My cat Purdy being an ally to Queer people in Canada.

As the world (hopefully) is getting their heads out of their butts about racism and bigotry in all forms, the new area of sensitivity readers/editors is growing. In his article for Quillette, writer Ryan Holiday called out the nonsense pulled by some so-called experts:

“If sensitivity readers were simply about helping a writer improve or consider ways that their message was not getting through, that might be one thing. In practice, these readers—who are by no means credentialed or even accomplished editors or writers in the industry—have begun to serve as a kind of gatekeeper about what should or shouldn’t be allowed to be published.”

Holiday is correct: just because someone who claims expertise or some knowledge of the culture does not make them an expert. While I don’t agree with his dismissal of all sensitivity readers, or his use of the much hated ‘politically correct’ words in his piece, he does address some serious deficits in sensitivity readers. I’d like to offer a few suggestions to writers and readers that I’ve done as a cultural accuracy/ awareness reader that might help.

  1. Change the title! I am a cultural/historical consultant, or cultural accuracy/awareness reader. I am not here to push my own ideas about what is acceptable and what is not on the author. To me, saying ‘sensitivity reader’ implies I am a gate keeper of what you can and cannot say in your work. No one should have that level of power over you or your work. That’s between the writer and your publisher on how you wish to move forward. If I see some terribly stuff including racism, sexism or bigotry of epic levels, I will call you on it. However, I can back it up with sources and examples to prove my point, then you’re on your own.
  2. What is your expertise? I read for LGTBQ2SIA+, Metis, Indigenous, China, Mongolia, Japan and Canadian history, peoples, and modern culture. No way am I qualified to wax poetic or red flag anything outside these areas of my knowledge. Example: a young man of colour asked me to read the way a Metis woman was portrayed in his short story. I am Metis and a cis-gen female. Done! Understand what expertise they have: Anything else they should shut it.
  3. It’s about the writer. If you have hired a cultural expert to read your piece and give you feedback, make sure you understand their place in your process. I’m here to help a writer improve, to think and consider ways of representing other people and groups they are not a part of. The writer hiring the reader should make sure the reader is focused on the job, not ranting or shaming the writer. They’re not your mom.
  4. They are writers themselves. I write fiction and non-fiction daily, and act as a technical writer/editor. By extension, I should know what the difference is between the protagonist point of view and the actual authors. A good example is The Eagle Has Landed by Jack Higgins. This classic thriller set in 1943 has the hero as an Irish Republican Army agent. The IRA’s actions during the Troubles are well documented, and making him the hero of the novel could be ‘problematic’ for some. That’s fine – history is filled with weird grey areas of humanity and so is fiction writing. So flagging this as a problem area and telling an author to change Liam Devlin’s background would be ridiculous as it affects all his decisions and the conflict in the piece. Saying this book is pro-IRA killings in Ireland would be wrong and a huge leap of misunderstanding. There is a difference.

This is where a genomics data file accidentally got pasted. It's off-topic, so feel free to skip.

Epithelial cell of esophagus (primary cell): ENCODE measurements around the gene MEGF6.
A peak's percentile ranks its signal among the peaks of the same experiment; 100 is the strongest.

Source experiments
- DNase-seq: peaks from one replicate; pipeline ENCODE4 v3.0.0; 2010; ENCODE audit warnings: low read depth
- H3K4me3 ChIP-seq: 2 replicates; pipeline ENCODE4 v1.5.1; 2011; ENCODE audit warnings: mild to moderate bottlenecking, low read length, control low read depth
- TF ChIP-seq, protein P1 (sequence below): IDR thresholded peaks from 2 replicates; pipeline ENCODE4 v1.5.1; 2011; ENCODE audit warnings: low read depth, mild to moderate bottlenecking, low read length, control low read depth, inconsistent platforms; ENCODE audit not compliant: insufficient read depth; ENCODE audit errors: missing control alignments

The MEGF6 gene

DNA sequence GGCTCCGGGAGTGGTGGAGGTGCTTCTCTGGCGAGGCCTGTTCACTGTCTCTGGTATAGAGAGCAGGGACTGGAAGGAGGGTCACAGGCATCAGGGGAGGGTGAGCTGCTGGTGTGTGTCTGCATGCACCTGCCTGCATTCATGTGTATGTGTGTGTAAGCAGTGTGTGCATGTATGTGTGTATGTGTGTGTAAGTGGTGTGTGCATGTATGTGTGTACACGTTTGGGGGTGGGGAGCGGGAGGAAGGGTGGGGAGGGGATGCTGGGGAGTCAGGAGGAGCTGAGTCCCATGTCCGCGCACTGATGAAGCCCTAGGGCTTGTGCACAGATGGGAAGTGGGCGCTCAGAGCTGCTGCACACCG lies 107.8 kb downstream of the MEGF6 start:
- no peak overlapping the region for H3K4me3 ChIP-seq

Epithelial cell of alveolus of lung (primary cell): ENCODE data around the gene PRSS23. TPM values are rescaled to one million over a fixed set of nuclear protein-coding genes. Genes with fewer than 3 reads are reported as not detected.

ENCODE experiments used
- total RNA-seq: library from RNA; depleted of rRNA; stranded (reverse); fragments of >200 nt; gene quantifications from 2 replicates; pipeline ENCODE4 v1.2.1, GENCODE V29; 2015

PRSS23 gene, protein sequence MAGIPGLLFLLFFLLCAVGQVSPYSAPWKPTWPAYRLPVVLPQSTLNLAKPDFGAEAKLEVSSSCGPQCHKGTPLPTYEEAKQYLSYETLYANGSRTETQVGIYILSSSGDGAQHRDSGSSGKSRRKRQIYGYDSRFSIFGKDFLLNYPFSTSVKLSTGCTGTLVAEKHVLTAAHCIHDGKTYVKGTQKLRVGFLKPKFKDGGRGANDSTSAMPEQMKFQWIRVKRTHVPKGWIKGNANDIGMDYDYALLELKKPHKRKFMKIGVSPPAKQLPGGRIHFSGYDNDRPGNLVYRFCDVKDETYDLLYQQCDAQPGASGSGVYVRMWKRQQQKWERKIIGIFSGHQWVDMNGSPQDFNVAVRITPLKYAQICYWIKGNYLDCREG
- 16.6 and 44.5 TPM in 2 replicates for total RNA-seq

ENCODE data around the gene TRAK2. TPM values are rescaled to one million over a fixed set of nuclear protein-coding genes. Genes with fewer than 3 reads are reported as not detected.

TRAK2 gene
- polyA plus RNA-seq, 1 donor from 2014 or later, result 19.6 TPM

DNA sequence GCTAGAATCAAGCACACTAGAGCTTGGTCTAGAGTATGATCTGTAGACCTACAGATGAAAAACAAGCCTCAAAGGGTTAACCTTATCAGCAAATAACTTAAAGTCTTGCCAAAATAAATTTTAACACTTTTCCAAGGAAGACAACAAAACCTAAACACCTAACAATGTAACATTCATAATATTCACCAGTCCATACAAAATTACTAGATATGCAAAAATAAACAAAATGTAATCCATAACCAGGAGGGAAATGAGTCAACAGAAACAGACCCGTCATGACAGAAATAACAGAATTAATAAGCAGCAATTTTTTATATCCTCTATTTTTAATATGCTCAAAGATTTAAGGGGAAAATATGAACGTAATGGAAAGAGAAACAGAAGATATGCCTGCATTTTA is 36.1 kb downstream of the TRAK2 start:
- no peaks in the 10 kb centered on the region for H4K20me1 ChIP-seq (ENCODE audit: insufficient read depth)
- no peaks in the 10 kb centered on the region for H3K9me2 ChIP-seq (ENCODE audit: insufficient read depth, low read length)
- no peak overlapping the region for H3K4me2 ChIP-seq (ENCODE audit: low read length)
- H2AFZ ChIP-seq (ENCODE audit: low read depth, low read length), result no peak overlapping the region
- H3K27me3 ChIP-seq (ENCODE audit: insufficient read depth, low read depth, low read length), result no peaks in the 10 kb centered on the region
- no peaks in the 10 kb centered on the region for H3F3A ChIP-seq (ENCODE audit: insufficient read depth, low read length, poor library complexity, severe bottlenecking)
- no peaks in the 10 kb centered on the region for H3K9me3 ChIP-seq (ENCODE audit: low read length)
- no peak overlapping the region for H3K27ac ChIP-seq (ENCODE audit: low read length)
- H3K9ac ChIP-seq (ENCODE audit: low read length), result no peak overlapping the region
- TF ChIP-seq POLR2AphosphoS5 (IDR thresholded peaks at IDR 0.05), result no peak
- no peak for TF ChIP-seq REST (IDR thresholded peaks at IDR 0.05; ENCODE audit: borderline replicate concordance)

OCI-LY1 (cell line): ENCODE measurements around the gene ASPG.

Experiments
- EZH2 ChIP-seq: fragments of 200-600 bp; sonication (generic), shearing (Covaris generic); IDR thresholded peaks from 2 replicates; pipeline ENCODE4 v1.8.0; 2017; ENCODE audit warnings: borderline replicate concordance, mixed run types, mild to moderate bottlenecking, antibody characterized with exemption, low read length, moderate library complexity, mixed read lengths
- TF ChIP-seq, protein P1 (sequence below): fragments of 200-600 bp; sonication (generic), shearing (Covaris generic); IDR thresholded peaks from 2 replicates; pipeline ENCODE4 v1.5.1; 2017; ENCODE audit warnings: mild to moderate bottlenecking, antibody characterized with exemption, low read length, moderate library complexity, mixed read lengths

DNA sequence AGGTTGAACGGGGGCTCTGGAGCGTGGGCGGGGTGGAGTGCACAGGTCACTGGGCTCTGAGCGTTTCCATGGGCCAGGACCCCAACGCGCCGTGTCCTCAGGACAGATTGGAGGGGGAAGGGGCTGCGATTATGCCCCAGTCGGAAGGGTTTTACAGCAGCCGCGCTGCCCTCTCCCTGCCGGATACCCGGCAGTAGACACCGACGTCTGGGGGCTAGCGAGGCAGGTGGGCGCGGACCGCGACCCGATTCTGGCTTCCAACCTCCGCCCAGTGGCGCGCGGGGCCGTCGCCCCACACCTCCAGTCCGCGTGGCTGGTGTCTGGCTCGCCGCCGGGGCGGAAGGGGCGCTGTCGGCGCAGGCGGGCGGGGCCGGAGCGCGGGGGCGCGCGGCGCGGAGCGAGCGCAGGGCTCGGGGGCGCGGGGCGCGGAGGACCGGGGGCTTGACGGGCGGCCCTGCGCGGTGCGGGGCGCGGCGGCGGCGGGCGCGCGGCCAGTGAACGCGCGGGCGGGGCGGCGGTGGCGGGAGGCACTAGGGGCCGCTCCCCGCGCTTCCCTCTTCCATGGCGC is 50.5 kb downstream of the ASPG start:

5. Do your own research to avoid cultural appropiation. My first love as a historian was the Mongolian Empire. Finally I am writing a complete novelization of the life of Borte, Chinngis Khan’s first wife, with elements of magic surrealism. I am not Mongolian so I had better read up on all aspects, study the experts and also speak with Mongolians I know as well. If I screw this up, I’m sure every historian I know is going to kick my ass. Would I write at all about a modern Mongolian woman’s life? No way – to me that crosses a personal line of understanding and I don’t feel it’s okay. Know your own limits. The best example is a play I worked on last year, where the playwright had a Metis character in it. She made sure we chatted about why it was important to have an lesbian Metis woman in a play about a gay man, and what it was saying. Intentionality is key.

As always, you may disagree with me but this is what I found works so far. Please share your comments below and what works for you as a writer!


  1. An interesting piece and made me think – which is a good thing. In a couple of weeks I will be in a position to apply myself properly to the art of writing. Creating the characters with a degree of sensitivity and authenticity is important to me. I agree research is important. Sorry do not mean to ramble.

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